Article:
C’est presque une pluie de promesses. Mais de quel plan s’agit-il ? Triennal, quinquennal, décennal ? Qui l’a conçu, préparé et rédigé ? Où en Guinée a-t-il été examiné, amendé et ratifié ? Par quelles institutions ?

Proverbe et réalité

S’exprimant hier à Paris durant le marathon de levée de fonds pour son Plan national de développement économique et social, M. Condé aurait déclaré : « Pour attirer des mouches, il faut du miel. » La métaphore est plaisante à lire ou entendre. Mais c’est une phrase en l’air, vide. Elle me rappelle l’anecdote selon laquelle durant l’effort de guerre 1939-45, un commandant de cercle du Tchad ou de l’Oubangui-Chari (actuelle République Centrafricaine) fut sommé constamment de livrer des quantités de miel à la Métropole. Or la région où il exerçait n’avait même pas de ruches d’abeilles. Excédé, il répondit finalement à ses supérieurs : « D’accord pour miel. Stop. Envoyez abeilles. Stop. » Il fut puni et relevé de ses fonctions.

Le proverbe repris par Alpha Condé évoque, dans une certaine mesure, le dilemme du commandant colonial mentionné ci-dessus. Et il est plus sérieusement contredit par les réalité guinéennes. Au point que les investisseurs potentiels feraient bien de dire au président :
— “D’accord, monsieur le président, nous aimerions bien être vos mouches. Mais où trouverions-nous le miel dans votre pays ?”
Alpha n’a pas de réponse à cette simple question. En effet, après sept ans de sa présidence la Guinée n’a rien de mielleux et de sucré. Au contraire, elle est aigre et acidulée, pimentée et extra-salée. Pour s’en convaincre, il suffit de demander l’opinion des populations, qui tirent le diable par la queue. Et qui luttent pitoyablement pour la pitance du jour, dans un calvaire quotidien.
Le pays ne fournit simplement pas des bases élémentaires et des structures fonctionnelles capables d’exploiter en toute transparence et de faire fructifier les US$20 milliards PROMIS pour financer le plan présidentiel.

Drôle de Plan

Le gouvernement parle d’un Plan quinquennal couvrant  la période 2016-2020. Arithmétiquement l’addition  (ou la soustraction) donne quatre au lieu de cinq ans. Avec deux ans environ déjà écoulés. En d’autres termes, le gouvernement s’est endormi sur ce dossier pendant 24 mois ! Il se réveille soudain. Et le voilà qui invite 300 personnes à Paris, aux frais du contribuable, pour une méga-quête financière incertaine. Car on ne réalise rien avec des promesses. Il faut  des projets bancables exécutés par des gestionnaires compétents. Or Alpha Condé est le premier à décrier le manque de  cadres expérimentés. Curieusement,  lui, le “professeur”, ne lève pas son petit doigt pour tenter de résoudre ce problème fondamental. Pas étonnant de la part d’un président qui n’a pas tenu sa promesse électorale d’octroyer une tablette à chaque étudiant. Cela dit, une  bonne planification commence par l’identification  des sources et méthodes de financement  avant  le lancement. Le contraire revient à mettre la charrue devant les boeufs. C’est exactement ce qu’a fait M. Alpha Condé. Car c’est en fin 2017, au seuil de 2018, qu’il cherche à financer un plan démarré en 2016 ! C’est pas drôle ! Il est évident qu’il se moque éperdument de son son propre Plan. Il s’en sert simplement pour faire du tapage, monter un tape-à-l’oeil et jeter de la poudre aux yeux du public guinéen. Son but réel est d’orchester éventuellement une campagne pour un troisième mandat inconstitutionnel. Ce qu’il n’obtiendra pas. Il lui faudra alors passer outre la volonté du Peuple en modifiant, arbitrairement et à des fins égoïstes, la Loi fondamentale du pays.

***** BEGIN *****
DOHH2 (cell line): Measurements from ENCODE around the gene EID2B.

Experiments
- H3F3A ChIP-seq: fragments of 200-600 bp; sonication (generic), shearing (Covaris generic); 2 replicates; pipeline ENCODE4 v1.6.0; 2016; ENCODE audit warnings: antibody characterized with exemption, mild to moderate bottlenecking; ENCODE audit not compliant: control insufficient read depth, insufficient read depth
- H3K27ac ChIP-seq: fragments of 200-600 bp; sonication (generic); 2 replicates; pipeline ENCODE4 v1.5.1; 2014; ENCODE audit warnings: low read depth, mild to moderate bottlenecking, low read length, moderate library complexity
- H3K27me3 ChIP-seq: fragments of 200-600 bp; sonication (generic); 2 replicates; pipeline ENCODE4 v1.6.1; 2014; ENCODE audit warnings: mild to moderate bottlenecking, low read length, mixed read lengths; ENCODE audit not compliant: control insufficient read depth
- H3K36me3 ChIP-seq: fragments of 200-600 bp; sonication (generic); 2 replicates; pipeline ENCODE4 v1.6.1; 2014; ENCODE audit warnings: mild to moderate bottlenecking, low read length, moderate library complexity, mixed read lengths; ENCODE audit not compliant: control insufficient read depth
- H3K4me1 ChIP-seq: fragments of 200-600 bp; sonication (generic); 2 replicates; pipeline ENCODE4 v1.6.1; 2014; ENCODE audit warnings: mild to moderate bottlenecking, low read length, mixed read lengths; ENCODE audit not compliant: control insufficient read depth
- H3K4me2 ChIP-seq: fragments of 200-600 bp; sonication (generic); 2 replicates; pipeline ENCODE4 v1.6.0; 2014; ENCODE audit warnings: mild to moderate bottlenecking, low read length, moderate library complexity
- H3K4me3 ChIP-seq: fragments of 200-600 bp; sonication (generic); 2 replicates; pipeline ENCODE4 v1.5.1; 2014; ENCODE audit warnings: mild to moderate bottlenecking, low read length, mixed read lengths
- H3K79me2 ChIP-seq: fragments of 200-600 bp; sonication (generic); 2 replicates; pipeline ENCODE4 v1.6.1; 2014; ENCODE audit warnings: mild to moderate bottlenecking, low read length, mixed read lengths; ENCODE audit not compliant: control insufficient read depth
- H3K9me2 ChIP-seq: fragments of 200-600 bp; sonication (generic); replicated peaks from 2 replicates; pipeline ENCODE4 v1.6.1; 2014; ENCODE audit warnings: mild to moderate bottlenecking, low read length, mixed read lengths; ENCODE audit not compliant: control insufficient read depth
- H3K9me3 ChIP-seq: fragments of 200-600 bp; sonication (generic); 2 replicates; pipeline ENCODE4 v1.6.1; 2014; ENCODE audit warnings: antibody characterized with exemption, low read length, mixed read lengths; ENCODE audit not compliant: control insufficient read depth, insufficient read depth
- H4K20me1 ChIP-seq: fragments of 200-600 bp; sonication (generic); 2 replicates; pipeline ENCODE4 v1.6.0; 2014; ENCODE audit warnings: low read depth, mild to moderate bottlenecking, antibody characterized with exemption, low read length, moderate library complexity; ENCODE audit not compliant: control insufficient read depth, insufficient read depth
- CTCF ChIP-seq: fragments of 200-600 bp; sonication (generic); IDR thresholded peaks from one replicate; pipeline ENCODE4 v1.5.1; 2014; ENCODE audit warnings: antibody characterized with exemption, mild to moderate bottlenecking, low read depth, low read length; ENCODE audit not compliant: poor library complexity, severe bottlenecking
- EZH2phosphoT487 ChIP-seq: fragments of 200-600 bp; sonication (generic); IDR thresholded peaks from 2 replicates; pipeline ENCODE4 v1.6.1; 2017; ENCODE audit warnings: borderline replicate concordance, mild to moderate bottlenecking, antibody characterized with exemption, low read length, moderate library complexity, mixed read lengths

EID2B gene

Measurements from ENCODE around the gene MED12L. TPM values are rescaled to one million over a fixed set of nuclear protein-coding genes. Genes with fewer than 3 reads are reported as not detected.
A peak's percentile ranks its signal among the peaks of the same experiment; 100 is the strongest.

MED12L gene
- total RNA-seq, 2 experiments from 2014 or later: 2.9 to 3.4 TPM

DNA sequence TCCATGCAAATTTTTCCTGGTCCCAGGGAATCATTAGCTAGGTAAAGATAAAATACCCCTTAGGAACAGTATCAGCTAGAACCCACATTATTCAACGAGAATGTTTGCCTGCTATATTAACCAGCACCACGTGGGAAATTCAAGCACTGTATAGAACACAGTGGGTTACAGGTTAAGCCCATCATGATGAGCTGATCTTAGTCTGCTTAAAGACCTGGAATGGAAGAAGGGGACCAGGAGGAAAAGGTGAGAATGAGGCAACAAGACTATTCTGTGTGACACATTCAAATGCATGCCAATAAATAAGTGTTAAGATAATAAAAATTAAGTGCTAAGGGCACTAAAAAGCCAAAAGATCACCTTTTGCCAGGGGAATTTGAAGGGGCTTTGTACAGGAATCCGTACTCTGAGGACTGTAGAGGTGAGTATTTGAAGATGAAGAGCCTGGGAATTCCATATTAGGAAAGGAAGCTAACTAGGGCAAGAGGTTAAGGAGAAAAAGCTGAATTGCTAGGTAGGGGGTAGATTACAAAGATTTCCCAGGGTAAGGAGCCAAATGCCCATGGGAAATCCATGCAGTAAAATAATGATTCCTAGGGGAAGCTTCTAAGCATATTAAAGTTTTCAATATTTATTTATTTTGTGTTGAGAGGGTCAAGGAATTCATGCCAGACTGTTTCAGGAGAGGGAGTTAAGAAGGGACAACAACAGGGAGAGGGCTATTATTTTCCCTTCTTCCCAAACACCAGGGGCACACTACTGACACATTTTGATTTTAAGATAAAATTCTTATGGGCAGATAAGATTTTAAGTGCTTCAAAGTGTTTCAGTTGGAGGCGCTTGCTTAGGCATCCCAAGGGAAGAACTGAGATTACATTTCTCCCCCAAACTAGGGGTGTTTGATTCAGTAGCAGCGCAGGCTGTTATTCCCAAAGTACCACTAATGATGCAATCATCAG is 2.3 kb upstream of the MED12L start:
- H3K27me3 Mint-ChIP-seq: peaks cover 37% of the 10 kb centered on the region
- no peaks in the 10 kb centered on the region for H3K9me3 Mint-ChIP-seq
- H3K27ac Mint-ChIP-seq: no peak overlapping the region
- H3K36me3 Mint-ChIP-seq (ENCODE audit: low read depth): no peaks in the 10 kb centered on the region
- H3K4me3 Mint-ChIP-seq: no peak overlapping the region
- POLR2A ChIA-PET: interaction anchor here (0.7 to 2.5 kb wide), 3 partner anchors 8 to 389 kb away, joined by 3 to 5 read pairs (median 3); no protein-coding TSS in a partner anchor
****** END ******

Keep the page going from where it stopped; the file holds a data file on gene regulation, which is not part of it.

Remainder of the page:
Mama Kanny Diallo. Paris, novembre 2017
Mama Kanny Diallo

Lire l’interview de Mama Kanny Diallo, ministre du Plan et de la coopération, ex-épouse d’Alpha. Elle révèle que les projets d’investissements  agricoles mettent l’accent sur “la relance des cultures d’exportation telles que celles de la production d’ananas, de café et d’anacarde.” L’approche est erronée.  Au nom de la sécurité alimentaire on doit plutôt accorder la priorité à la production vivrière :  agriculture (riz, fonio, maïs, manioc, mil, igname, etc.), élevage (viande, lait, beurre, fromage, etc.), cueillette (karité, palmistes, fruits, feuilles, etc.), pêche (poisson, fruits de mer, acquaculture, etc.). Les cultures d’exportation créent une dépendance économique et financière similaire à celle engendrée par l’exploitation — sans transformation locale — des produits miniers bruts.

Environnement inadéquat

En septembre dernier Alpha Condé annonça avoir obtenu un autre prêt de US$20 milliards par la Chine à la Guinée. En octobre, il exposa devant la presse son plan-directeur d’une nouvelle ville de Conakry ! Il confond apparemment architecture et urbanisme. Et il croit que les habitants de la capitale sont de la volaille. Et qu’il suffit de bâtir des cages de poulaillers de type HLM pour moderniser la cité !… En fait une ville est un ensemble complexe de réseaux de transports (routes, chemins de fer, aéroports), de communication (Internet, Web), de santé (égoûts, de parcs, espaces verts), de quartiers résidentiels et commerciaux, de bibliothèques, de marchés, édifices, monuments, cimetières, etc.

En dehors de l’entourage d’Alpha et de lui-même, les Guinéens ne sont dupes de ces publicités fracassantes. Elles rappellent la mascarade en cours, qui fait de Conakry la capitale mondiale du livre. Alors que le pays est en majorité analphabète après 60 ans bientôt de souveraineté.

Répétons-le, la Guinée n’est pas équippée pour absorber et rentabiliser les quelque US$40 milliards qui viendraient de Beijing et de Paris. Le pays ne remplit pas les conditions nécessaires et indispensables pour employer rationnellement de tels montants de capitaux. Même si l’on étale l’exécution dans un futur plus ou moins distant. L’environnement est faible et inadéquat. Il érige de sérieux obstacles pour les investisseurs les plus “généreux”. Comme exemples de pièges on peut citer les suivants :